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Archive for November, 2010

Drill down and Drill across in WEBI

Posted by Hemanta Banerjee on November 27, 2010

While BusinessObjects provides a fairly simple way to drill down using hierarchies there are times where this is not good enough. For example if we take the Motors example, lets say when the user drills down from the showroom, they want to see a report that displays the demographic information and models for that particular showroom. This is usually hard to do just by using hierarchies and this is where hyperlink drill down is very useful.

But before we go to Hyperlink drill down (or as I call it drill across), let us quickly cover hierarchical drill down. The screenshot below shows 2 ways to define hierarchies in the universe.


The natural hierarchies which is automatically defined by the universe is based on the order or objects within a class. For example in my universe I have Year->Qtr->Month->Date as my time hierarchy. Now if I enable drill in my report I can drill down to specific dates as shown below.


I can also define a custom hierarchy as shown in the figure 1 where I have combined the showroom and the model into a single hierarchy such that when the user drill from the showroom they can see the models in the showroom.


Now coming to drill across. For example when I click on the revenue below I want to jump to another report that shows the sales by model in that country for the selected year as shown below.


Setting that up is fairly simple. I have to create 2 reports as shown below.


The 2nd report accepts the showroom country and year as prompts. Now I have to go to the summary report i.e. Showroom by year and setup the drill across. You can setup a hyperlink drill down by right click on the cell and selecting “New Hyperlink” as shown below.


When setting up the hyperlink you would need to associate the objects from the summary report to be sent as parameters to the prompts in the detailed report as shown above.

Posted in BusinessObjects, WEBI | Tagged: , , , , | 1 Comment »

BOE Universe: Generating list of values based on data

Posted by Hemanta Banerjee on November 19, 2010

Let us take a simple scenario. Let us say we have a countries dimension which has all the countries. If we want to use this dimension table to get a list of countries where we have customers, as well as use it to get a list of countries where we have offices we can create 2 aliases COUNTRY_OFFICE and COUNTRY_CUSTOMER and create objects from the aliases. No issues till now, except if we try to get a list of countries where we have offices. Since we have used the master country table it will list all the countries irrespective of whether we have office there or not.

Let us see how it works below.


In the example above I have a country table and I use it for both client and showroom country. Now if I query for showroom country i.e. countries where I have showrooms here is the query produced.


As you can see it lists all the countries in the countries table which is not what we wanted. In order to get the correct list of countries I have to join with the SHOWROOM table so that the countries list is restricted based on the SHOWROOM dimension table. This is done by specifying that whenever the Showroom Country object is used in a query, the Showroom table must also be inferred in the FROM clause of the SELECT statement. Providing that the Showroom_Country table is joined to the Showroom table the object is then guaranteed to only return countries in which showrooms exist.


Making this change ensures that we always get the correct set of countries when we query for showroom countries.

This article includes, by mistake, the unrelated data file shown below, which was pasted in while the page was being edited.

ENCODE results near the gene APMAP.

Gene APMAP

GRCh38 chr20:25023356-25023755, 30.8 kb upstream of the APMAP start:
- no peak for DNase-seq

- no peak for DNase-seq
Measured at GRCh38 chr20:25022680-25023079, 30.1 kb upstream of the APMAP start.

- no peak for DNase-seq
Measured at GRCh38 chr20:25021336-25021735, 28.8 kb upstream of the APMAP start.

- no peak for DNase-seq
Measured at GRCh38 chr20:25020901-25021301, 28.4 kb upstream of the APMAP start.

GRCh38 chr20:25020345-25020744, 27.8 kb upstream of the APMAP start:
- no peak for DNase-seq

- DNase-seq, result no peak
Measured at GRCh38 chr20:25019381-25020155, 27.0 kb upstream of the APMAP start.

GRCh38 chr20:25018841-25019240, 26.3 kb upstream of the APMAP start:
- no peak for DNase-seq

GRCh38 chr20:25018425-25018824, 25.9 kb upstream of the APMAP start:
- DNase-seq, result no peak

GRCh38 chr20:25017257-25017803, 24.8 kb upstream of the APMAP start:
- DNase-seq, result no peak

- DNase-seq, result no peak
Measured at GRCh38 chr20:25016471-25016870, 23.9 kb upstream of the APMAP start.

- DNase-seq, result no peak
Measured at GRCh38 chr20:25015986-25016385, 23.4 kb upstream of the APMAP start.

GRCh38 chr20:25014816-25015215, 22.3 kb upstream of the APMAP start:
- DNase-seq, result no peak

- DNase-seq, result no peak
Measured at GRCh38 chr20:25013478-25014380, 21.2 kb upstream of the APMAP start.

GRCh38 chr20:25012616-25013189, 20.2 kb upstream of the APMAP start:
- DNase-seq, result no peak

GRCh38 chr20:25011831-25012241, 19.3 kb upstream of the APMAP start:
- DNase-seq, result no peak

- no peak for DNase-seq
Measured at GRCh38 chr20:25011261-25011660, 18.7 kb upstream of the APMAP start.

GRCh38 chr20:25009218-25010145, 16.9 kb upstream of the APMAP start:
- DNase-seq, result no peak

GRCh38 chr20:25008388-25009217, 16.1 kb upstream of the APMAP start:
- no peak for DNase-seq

While this does not seem that critical it becomes very important especially when we want the user to select the showroom country in a prompt for example. We only want those countries to be in the prompt list where we have showrooms and making this change will ensure that we always get the correct list.

Posted in BusinessObjects, Universe, WEBI | Tagged: , | Leave a Comment »

Outer Joins in Universe (BusinessObjects)

Posted by Hemanta Banerjee on November 15, 2010

Lets take a simple scenario. I want to generate a report that shows the sales by showroom, and the report should display all the showrooms in the report. For the showroom with no sales it should display the region with a NULL value for sales.


The usual join (also called as inner join) will not work in this scenario. We need what is called as an outer join. If you want to know more about outer joins you can checkout the Wikipedia link here.

To enable outer join you need to first set the ANSI92 parameter to Yes. This will change the query from the simple join to an an inner join syntax with from clause as shown below.


You can also enable the FILTER_IN_FROM parameter. This pushes the where clause of the join inside the from which reduces the number of records in the join condition and will greatly improve performance.


Now we can setup our outer join. As shown below we can setup the right outer join betwen the fact table and the showroom dimension table.


The effect of this is that all showrooms irrespective of whether they had a sale or not will be returned by the query.


So in conclusion while it is easy to setup outer joins in the universe, one should be very careful when using outer joins as it can result in a cartesian product of all rows especially when using full outer join.

Posted in BusinessObjects, Universe | Tagged: , , , | 1 Comment »

Is it my time yet ?

Posted by Hemanta Banerjee on November 11, 2010

Over the last couple of weeks I have came across several posts in the BOB Board that revolve around time based analysis. Since the questions seem keep repeating it makes it an ideal candidate for a blog posting. Most of the analysis that I run into involve either analysis the most current data i.e. current day, current week, or current month. In fact most of the standard reports are probably built with that as the default selection parameter. And also in most of the cases this data is being compared with some other period like either last quarter or last year.

In my previous posts I have covered 2 very key topics

  • Period to date analysis – Examples would be YTD or MTD type of analysis which I have covered here
  • Prior Period Analysis – Covered here.